At a practical level, as pointed out in other examples, it helps to preserve the freedom of the individual and prevent society falling into a totalitarian police state.

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  • Haha, the UK sentiment is making it more troublesome than it already is. – Deren Liu Feb 19 '20 at 15:34
  • I have no idea what you mean. In what way is what troublesome and for whom? – Guy Inchbald Feb 19 '20 at 19:46
  • For those who don't understand it. I am asking why innocent until proven guilty is better than guilty until proven innocent. But the UK sentiment you mentioned seems to say it is 99 times better. For that to be true, the reason has to be really strong. Very interesting. – Deren Liu Feb 22 '20 at 15:37
  • Yes, the British constitution and jurisprudence tend to value personal independence and freedom from oppression very highly. The historical origin of such institutional values goes off-topic. But I do wonder who you have in mind who might be troubled by it - or find it amusing. – Guy Inchbald Feb 22 '20 at 18:54
  • I imagine anyone, who doesn't want a murderer go free just because lack of evidence for the proof of guilt, would find that troubling. There are so many movies and literature on it, aren't there? The classic, bad guy go free with victim crying for justice scenes---virtually all superhero stories, indicative of the actual social struggle and failure of legal system. Batman should be terribly out of business if proof for guilty is relaxed. But of course, in this philosophy forum, I am more interested philosophical justification of that sentiment. – Deren Liu Feb 25 '20 at 6:41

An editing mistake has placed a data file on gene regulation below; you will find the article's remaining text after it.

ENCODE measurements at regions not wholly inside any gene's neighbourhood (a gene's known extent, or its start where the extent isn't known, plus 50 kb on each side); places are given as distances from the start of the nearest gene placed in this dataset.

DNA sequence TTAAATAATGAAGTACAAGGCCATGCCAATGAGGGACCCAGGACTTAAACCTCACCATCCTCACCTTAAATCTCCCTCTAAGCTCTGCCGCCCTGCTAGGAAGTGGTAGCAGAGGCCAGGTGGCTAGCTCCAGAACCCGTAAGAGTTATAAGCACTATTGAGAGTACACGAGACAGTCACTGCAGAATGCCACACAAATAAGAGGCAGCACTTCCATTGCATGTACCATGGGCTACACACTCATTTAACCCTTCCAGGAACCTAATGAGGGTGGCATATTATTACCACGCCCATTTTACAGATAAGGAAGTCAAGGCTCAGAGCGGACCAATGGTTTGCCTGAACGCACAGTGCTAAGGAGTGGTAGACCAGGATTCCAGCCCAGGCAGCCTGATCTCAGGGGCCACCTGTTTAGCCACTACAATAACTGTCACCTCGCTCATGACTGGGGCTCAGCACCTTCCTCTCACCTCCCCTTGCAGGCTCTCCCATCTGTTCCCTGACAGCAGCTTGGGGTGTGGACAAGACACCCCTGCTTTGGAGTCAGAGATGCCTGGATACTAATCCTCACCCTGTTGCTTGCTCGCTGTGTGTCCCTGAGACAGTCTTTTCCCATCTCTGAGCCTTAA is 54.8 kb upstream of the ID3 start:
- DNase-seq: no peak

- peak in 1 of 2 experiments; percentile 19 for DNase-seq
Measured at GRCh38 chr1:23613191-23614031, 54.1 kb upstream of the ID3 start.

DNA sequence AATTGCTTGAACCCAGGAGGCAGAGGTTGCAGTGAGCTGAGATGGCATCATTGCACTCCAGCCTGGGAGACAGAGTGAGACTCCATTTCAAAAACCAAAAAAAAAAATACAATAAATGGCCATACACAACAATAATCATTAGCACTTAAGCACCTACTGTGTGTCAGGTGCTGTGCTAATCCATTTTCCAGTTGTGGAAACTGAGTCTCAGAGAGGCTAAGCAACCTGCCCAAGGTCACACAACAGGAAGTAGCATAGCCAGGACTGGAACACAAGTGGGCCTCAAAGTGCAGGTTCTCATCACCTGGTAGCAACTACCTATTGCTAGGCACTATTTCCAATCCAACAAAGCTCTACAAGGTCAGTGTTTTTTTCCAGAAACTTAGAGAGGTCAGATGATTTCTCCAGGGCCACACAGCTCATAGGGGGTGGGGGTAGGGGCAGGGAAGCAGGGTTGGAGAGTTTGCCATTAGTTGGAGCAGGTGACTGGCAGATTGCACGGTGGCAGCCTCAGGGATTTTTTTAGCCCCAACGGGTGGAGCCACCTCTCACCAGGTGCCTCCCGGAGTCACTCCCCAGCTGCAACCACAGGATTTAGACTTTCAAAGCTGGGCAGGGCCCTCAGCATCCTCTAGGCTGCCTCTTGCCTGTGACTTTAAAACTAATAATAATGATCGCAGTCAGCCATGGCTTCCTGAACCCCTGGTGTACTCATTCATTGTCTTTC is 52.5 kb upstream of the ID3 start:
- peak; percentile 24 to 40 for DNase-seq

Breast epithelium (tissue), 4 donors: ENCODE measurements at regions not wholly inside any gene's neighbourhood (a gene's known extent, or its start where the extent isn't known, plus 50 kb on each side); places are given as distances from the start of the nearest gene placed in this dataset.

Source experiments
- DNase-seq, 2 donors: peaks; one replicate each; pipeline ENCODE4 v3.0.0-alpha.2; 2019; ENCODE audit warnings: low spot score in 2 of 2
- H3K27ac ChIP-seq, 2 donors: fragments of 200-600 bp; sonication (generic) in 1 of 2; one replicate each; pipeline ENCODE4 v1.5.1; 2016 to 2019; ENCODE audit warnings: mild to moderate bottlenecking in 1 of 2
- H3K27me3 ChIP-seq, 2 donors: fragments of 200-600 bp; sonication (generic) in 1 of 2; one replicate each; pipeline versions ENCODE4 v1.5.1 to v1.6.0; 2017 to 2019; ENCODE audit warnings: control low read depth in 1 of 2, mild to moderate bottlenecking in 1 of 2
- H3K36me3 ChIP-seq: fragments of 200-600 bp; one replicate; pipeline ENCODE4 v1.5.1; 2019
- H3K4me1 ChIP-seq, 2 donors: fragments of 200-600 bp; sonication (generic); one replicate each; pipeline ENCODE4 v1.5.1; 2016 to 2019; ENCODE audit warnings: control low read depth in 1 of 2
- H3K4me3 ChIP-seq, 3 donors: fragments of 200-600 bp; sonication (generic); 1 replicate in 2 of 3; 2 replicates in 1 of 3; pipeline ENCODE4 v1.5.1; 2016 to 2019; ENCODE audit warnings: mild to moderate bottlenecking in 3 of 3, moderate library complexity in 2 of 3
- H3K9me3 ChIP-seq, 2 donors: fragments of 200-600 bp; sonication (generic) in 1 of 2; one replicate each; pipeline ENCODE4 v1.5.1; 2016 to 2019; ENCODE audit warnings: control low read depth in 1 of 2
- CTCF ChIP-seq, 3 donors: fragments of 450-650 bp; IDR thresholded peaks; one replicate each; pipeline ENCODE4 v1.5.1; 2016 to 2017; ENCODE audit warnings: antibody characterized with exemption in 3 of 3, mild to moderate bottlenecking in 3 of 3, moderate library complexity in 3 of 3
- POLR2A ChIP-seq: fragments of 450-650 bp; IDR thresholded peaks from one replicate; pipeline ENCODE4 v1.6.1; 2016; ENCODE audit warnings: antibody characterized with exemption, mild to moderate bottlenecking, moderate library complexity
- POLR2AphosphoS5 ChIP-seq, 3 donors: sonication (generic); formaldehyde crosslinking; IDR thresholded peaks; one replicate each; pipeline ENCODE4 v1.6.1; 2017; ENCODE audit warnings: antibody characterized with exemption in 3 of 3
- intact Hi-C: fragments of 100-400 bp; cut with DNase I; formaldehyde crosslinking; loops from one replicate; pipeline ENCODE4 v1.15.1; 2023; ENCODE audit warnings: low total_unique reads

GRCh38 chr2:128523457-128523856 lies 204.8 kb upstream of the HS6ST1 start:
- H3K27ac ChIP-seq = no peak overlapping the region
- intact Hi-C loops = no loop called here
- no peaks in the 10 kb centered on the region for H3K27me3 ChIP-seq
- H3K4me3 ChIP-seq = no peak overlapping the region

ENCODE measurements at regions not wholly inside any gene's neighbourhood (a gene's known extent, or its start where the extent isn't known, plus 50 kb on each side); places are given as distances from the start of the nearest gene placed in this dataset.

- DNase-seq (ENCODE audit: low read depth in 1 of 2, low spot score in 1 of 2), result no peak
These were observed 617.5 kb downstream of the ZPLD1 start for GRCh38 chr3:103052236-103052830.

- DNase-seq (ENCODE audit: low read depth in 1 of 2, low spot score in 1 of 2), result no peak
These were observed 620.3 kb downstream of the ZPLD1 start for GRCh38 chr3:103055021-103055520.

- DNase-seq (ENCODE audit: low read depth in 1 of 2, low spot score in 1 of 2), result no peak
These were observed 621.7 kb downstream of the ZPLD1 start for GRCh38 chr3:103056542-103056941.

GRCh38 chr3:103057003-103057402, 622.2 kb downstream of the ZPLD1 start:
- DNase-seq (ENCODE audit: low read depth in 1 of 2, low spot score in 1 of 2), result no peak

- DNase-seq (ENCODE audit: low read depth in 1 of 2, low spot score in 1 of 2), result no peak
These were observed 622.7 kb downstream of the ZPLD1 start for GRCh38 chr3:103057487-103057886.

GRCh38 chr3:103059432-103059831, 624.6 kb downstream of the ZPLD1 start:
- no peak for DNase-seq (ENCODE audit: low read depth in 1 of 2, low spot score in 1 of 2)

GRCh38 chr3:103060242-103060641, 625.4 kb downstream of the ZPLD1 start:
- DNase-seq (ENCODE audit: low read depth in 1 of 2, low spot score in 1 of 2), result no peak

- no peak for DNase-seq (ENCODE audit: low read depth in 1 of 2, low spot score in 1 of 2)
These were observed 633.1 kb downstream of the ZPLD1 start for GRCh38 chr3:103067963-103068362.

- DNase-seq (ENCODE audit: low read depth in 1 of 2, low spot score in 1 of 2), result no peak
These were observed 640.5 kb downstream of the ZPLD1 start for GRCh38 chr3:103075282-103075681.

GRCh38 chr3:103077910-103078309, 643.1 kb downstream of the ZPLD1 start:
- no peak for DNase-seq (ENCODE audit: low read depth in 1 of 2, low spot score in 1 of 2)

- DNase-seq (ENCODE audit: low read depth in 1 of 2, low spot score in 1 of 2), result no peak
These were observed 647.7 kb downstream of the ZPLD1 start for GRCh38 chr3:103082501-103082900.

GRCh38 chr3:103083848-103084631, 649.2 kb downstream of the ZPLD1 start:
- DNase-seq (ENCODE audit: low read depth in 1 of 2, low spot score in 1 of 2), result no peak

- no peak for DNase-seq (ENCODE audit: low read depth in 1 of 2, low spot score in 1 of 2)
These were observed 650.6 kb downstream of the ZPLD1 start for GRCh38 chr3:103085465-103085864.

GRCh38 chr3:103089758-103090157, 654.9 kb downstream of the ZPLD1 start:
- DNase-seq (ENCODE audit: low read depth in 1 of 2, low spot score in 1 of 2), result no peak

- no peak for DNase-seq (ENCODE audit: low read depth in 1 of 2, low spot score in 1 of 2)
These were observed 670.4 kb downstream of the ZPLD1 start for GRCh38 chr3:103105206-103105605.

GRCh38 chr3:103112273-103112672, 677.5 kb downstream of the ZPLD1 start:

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'Innocent until proven guilty' is a principle of rational law, meant to ensure that the proper person is convicted of a crime. Any system of rational law starts from the common-sense principle that a person who commits a crime should be held accountable in proportion to the nature and severity of the crime. This is true whatever model of justice one uses — punitive, correctional, reparative, retributive... — because the point of law in this sense is to remove any incentive to do crime by by undercutting or counterbalancing any successful commission of a crime with some social payment sufficient to make success unappealing. It's economic logic: the law anticipates that someone commits a crime in order to gain something of value, and creates a cost sufficiently severe to turn that gained value into ash.

One of the ramifications of this is that punishing the wrong person for a given crime allows the person who actually committed the crime to go free. That contradicts the economic logic: the person who committed the crime gains whatever value they were seeking, and shuffles the cost off to someone else. This would encourage people to commit more crimes of that type — because that crime is allowed to be profitable — and defeats the central purpose of rational law.